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Film review: ‘Gondi’ strikes a chord exploring unorthodox friendships

  • Published at 06:35 pm February 9th, 2020
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Gondi opened on February 7 in 13 theatres across the country| Facebook

The central theme of the film is “friendship without boundaries,” an important premise to explore in our society. We are overly critical of friendship with someone from the opposite sex, even more so when that camaraderie is between two elderly people. Films like Gondi can play a part in conditioning people to become more accepting of such companionships

There’s a routine I follow before watching most local films. I see the trailer, I see the director’s previous films, and I keep my expectations in check. Going into the premiere of Fakhrul Arefeen Khan’s latest film Gondi, my expectations were bare minimum, given I couldn’t finish his last film Bhuban Majhi after two failed attempts. All I was looking forward to in this film was the on-screen chemistry between two screen legends Sabyasachi Chakraborty and Suborna Mustafa. But the film positively exceeded my expectations. 

Based on a story by Suvojit Roy, the film revolves around Asgar (Sabyasachi), a retired old man who lives alone, dabbling in astrology to pass the time. His closest friend is his granddaughter who lives in England with her parents (Majnun Mijan and Aparna Ghosh). The highlight of Asgar’s lonely days is the Skype call with that granddaughter. Suborna’s character, on the other hand, is a practicing dentist; a widow, whose daughter also lives in England. Fate seems to play Cupid, as these two keep bumping into each other under hilarious circumstances. As their friendship deepens, their children can’t accept the intimacy and stage a cruel intervention.   

Both Sabyasachi and Suborna have a gift for comedy, as is evident in Gondi. Their portrayals of these unconventional characters were a delight to behold. But this comedy film was breaking tone every time Majnun Mijan and Aparna Ghosh occupied the screen. They almost seemed to be unaware of the genre of the film they were in. 

The amount of product placement in this film is far above the norm. Sponsorship is hard to come by for non-FDC films, but selling the title is a definite overkill even by Bangladeshi standards. From ACI to JCI, the products and logos appear too often and are too loud to ignore.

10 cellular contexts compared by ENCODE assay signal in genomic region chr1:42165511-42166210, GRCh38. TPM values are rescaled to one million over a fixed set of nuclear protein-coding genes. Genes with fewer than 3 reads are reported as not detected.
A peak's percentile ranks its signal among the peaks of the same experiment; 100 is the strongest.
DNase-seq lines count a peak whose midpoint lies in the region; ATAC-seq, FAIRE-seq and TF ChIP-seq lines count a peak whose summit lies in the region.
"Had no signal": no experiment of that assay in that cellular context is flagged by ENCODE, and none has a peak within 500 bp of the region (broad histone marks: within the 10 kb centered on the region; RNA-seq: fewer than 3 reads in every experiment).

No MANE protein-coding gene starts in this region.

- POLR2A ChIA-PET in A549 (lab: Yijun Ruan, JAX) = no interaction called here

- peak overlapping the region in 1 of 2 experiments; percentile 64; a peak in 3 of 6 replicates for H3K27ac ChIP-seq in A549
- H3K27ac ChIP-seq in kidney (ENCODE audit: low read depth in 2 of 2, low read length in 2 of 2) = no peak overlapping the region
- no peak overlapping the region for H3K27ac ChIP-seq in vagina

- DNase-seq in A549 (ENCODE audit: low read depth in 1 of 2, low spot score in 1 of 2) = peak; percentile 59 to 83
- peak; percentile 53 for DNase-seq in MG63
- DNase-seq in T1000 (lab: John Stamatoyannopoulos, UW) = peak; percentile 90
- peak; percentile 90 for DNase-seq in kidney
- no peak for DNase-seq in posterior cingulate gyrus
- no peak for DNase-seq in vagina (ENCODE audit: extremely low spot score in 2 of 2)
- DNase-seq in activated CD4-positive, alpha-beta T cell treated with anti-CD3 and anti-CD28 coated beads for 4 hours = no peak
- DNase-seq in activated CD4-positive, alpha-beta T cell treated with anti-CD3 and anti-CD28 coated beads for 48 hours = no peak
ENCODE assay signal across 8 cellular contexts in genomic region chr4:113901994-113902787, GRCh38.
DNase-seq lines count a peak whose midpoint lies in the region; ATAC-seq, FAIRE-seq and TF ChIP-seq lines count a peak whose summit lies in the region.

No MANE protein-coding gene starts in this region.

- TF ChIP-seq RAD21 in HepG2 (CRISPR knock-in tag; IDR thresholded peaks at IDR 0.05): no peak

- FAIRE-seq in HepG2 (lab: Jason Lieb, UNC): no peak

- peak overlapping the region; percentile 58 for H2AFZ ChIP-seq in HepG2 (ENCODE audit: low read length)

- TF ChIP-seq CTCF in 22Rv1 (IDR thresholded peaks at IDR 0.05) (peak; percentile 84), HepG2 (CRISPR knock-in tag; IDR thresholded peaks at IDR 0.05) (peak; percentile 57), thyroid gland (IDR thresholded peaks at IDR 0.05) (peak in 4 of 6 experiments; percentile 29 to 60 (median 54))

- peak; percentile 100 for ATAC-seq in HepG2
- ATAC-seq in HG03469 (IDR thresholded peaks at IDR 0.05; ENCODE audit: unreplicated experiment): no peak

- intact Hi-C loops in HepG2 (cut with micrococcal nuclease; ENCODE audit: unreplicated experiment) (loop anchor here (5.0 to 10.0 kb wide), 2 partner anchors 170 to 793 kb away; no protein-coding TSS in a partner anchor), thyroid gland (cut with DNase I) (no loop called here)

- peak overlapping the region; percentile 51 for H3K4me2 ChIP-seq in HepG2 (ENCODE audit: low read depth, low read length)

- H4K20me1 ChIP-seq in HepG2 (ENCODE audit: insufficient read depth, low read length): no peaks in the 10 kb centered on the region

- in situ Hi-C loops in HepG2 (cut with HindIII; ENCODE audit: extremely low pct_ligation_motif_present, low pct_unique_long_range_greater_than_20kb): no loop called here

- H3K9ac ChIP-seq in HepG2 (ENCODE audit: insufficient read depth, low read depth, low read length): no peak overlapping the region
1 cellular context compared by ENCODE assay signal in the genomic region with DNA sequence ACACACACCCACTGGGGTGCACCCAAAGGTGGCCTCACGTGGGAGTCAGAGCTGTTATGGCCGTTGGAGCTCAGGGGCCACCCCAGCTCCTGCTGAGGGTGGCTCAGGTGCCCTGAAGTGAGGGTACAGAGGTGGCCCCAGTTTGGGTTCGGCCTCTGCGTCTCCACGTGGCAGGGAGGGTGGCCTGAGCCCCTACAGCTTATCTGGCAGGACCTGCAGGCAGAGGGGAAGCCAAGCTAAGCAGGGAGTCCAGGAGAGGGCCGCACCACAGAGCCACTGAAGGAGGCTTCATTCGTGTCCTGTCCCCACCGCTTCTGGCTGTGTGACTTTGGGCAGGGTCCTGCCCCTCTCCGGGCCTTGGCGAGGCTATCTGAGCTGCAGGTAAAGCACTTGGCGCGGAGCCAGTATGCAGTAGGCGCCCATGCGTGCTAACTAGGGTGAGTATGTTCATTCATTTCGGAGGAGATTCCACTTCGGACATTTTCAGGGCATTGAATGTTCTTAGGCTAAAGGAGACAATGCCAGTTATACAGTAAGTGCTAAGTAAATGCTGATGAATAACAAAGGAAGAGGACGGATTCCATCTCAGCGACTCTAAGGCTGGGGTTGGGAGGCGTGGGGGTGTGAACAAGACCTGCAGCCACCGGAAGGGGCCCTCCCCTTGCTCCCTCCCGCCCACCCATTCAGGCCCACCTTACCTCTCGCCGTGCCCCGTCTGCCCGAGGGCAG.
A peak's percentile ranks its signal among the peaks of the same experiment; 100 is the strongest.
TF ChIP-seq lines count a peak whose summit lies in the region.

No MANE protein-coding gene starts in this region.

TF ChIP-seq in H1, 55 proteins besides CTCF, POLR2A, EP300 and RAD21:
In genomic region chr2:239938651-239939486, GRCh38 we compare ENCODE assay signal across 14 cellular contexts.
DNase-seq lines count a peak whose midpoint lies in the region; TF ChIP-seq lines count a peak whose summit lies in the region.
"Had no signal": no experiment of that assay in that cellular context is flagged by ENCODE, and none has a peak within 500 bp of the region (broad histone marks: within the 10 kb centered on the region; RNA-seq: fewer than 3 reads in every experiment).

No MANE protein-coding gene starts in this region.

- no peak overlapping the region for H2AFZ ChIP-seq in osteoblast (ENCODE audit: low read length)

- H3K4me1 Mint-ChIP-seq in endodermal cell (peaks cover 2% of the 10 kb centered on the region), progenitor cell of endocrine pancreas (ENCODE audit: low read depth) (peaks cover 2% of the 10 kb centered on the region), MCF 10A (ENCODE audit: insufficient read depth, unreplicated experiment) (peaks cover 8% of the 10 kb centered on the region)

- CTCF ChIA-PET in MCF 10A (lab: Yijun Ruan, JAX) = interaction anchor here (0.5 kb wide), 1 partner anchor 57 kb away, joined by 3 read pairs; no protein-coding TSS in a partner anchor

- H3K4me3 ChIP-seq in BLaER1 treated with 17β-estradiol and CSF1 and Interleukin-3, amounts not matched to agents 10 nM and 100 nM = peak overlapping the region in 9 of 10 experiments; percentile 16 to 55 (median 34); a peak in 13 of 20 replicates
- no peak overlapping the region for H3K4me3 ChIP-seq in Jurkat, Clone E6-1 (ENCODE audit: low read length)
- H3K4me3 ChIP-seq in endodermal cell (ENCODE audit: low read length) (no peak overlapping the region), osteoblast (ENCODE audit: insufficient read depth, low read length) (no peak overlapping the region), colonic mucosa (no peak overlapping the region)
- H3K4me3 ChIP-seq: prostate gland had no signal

The hostility between the parents and their distressed children resolves abruptly towards the end. A calamity brings the two families together, but the film doesn’t give us any hint about why polar opposites reconcile during or after that event. It also doesn't bat an eyelash at the fact that Asgar speaks in a thick Kolkata accent throughout the film.

The central theme of the film is “friendship without boundaries,” an important premise to explore in our society. We are overly critical of friendship with someone from the opposite sex, even more so when that camaraderie is between two elderly people. Films like Gondi can play a part in conditioning people to become more accepting of such companionships.

These are extraordinary times in Bangla cinema when three decent local films (Gondi, Kathbirali, and No Dorai) are running at cineplexes simultaneously and the Hollywood films (Jumanji: The Next Level and Dolittle at the moment) running side by side aren’t too seductive either. 

Like Sabyasachi said in an interview to the Dhaka Tribune Showtime, there is something in this film for everyone- from eight to 80 year olds. Everyone can bet 300 taka (the usual ticket price) on this film to strike up important conversations, not about how technically sound the film is, but about the central theme explored here that is plaguing our society even today. 

Gondi opened on February 7 in 13 theatres across the country.